Of course we should also take time to think about those who have made our freedom possible and this country so great. This tends to be focused on remembering and honoring the veterans who sacrificed to preserve our freedom and we should do this but we should also remember all the others who have contributed to the country over the years, to make the US great and worth protecting.
Living in Australia for three years (this is actually my first Fourth of July in the US since 2011) helped give me a different perspective on the US, both good and bad. While the are many great things about the US, there are also things that could be better (I’d love to have Australia’s gun laws and health care system more like theirs) but in the end, I’m grateful and lucky to be an American. My time abroad gave me a chance to think about what makes America great and while there are a lot of little things, there are two big ones that stand out:
1. Freedom of speech. This is something that we all talk about and say we appreciate but it is also something we tend to take for granted. While we know that there are many countries that don’t have freedom of speech for their citizens, we tend to assume that this a common thing about western democracies. While most western countries have some form of freedom of speech, many of them are not as expansive or as well protected as it is in the US. For example, the Australian constitution does not mention freedom of speech, it is just another law that can easily be changed by the government and they have placed significant restrictions on it by banning offensive speech. While we all appreciate our freedom of speech, it is important to understand how crucial it is to making our country great. Where would the US be if people in the past couldn’t speak out and protest against injustices that were being done, whether by the government or society?
2. The fact that we are a giant melting pot. The US is a diverse nation made up of people whose families originated from all over the world. These people came to the US and contributed their skills to help build this country. The importance of being a melting pot seems to have been forgotten by many lately who seek to keep certain groups out or to insist that those who come here entirely assimilate to our way of life without adding anything from where they come from. The purpose and strength of being a melting pot is that people who come here do become Americans and part of our country but in doing so add bits of themselves and where they come from to our society. Just look at how we celebrate the Fourth of July, fireworks originated in China, beer originated in the ancient Middle East and was popularized by the Germans, hot dogs originated in Germany, and grilling meat predated Europeans arriving in North America and was common amongst numerous native groups throughout the Americas.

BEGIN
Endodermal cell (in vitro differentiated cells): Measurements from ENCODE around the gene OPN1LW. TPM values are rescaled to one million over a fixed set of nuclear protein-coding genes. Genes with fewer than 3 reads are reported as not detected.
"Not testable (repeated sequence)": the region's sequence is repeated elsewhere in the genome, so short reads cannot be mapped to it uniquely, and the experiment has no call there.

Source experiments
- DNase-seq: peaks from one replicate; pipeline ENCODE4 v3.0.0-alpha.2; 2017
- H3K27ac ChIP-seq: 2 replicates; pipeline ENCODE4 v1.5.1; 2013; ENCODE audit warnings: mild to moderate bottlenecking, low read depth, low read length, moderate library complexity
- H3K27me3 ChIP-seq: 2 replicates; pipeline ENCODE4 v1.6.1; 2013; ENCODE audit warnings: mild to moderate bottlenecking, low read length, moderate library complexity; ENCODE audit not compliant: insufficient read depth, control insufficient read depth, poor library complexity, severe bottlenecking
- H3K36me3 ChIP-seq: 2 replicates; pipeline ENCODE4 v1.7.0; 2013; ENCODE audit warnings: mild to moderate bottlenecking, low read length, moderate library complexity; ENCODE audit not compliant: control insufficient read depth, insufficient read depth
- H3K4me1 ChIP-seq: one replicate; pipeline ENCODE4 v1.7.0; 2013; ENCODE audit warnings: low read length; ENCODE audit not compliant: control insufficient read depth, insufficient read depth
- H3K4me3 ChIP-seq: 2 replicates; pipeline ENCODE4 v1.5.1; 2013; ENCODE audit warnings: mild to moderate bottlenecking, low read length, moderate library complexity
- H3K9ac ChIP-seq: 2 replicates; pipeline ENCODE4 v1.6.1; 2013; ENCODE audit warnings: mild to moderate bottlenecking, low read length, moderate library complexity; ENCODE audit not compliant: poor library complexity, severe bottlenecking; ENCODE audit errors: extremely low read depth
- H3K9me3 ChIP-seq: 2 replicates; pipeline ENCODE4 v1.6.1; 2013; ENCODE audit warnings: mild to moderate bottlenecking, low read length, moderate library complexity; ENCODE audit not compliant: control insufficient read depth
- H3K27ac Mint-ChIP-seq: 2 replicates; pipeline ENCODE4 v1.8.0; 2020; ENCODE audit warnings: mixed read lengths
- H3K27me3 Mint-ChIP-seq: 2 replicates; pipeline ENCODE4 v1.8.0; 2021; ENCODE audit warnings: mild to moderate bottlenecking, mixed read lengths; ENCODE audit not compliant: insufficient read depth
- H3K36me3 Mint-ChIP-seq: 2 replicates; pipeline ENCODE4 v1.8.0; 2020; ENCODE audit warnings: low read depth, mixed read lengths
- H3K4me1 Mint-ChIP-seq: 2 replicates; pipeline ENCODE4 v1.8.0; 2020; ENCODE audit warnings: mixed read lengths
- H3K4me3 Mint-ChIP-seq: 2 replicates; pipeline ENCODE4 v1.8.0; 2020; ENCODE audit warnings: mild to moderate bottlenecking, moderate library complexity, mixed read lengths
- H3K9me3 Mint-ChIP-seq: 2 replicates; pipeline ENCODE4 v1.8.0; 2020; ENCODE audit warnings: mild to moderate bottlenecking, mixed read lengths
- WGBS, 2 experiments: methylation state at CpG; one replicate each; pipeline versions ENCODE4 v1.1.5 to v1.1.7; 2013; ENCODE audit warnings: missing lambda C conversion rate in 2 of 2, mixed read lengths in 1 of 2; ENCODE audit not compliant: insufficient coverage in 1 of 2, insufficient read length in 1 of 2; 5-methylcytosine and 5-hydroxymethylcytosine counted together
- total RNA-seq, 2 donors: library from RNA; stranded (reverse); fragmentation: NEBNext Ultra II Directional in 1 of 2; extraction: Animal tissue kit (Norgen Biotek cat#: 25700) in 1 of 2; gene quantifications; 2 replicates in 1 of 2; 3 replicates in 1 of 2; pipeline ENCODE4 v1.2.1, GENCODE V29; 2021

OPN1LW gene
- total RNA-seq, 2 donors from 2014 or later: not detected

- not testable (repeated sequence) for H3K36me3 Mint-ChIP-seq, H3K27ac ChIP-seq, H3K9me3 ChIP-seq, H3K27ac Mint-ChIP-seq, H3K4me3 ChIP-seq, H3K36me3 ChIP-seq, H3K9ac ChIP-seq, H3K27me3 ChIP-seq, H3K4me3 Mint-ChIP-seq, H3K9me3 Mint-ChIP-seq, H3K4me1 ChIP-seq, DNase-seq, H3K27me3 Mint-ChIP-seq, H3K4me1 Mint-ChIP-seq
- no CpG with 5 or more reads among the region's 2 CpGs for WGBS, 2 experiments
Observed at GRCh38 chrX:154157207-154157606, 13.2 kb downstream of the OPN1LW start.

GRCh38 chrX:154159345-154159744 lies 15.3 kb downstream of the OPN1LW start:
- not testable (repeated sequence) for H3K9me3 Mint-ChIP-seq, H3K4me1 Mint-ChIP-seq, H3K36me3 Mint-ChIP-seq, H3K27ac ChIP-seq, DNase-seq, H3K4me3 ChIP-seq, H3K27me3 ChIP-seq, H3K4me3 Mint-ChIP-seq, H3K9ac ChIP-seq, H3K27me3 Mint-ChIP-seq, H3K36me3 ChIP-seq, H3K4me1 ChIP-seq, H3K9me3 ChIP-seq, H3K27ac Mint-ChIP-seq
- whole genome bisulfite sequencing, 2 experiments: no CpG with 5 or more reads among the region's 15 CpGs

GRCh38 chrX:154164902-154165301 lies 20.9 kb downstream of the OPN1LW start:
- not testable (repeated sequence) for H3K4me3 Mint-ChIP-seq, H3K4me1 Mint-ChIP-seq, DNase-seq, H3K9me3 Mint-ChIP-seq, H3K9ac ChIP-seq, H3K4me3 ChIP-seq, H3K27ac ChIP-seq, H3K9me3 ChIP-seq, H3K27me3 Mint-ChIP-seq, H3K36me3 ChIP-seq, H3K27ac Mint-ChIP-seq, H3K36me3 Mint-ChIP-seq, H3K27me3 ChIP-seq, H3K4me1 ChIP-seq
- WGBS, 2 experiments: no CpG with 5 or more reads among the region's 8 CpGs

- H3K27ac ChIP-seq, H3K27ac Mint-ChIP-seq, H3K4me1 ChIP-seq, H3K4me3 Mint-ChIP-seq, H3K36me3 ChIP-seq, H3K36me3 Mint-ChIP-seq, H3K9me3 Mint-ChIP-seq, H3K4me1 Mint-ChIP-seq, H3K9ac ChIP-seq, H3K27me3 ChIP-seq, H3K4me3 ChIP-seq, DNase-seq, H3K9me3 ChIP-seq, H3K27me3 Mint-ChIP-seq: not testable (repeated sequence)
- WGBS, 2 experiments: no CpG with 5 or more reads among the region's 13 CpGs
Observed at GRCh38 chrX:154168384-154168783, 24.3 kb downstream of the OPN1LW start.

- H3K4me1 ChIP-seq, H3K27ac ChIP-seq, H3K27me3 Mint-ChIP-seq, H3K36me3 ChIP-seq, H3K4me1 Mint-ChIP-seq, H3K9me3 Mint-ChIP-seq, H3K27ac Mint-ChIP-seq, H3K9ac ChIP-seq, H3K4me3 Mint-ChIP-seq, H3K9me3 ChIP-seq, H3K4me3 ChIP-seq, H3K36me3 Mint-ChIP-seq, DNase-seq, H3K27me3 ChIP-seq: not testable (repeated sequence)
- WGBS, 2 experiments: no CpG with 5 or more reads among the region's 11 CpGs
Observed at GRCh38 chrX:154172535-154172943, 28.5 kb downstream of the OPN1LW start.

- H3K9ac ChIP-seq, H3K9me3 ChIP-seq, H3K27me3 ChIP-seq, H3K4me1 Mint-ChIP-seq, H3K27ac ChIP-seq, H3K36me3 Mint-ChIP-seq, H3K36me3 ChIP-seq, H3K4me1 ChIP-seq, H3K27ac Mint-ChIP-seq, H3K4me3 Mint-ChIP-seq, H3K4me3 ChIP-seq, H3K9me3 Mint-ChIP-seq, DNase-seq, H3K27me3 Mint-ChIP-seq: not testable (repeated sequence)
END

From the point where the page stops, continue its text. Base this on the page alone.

I hope everyone has a good Fourth of July and takes some time to think about what this day means to them.
WVa – There isn’t much that I can say that hasn’t been said above. What this day means to me is truly what it is for. I myself have served my country, was involved in a bombing by terrorist and yet that isn’t a drop in the bucket compared to what others have been through.
I lost a friend in the bombing and he left behind a wife and child. There is rarely a week or days that go by I don’t think about him and them. He saved several of my shipmates from the destruction from the grenades used and sacrificed all for me and others. He didn’t throw himself on the grenade, but if he hadn’t been setting where he was, several others would be lost.
We live in the greatest country in the world and we have the freedoms we have because of people like Ron Strong and thousands of others who have fought and lost. Today is special to me because I get to enjoy the day with my family because of what it stands for. I hope everybody has a blessed day and enjoys it with those you love!

God Bless The U.S.A.

The post TBBC Roundtable: What Does Independence Day Mean To Me appeared first on The Buckeye Battle Cry: Ohio State News and Commentary.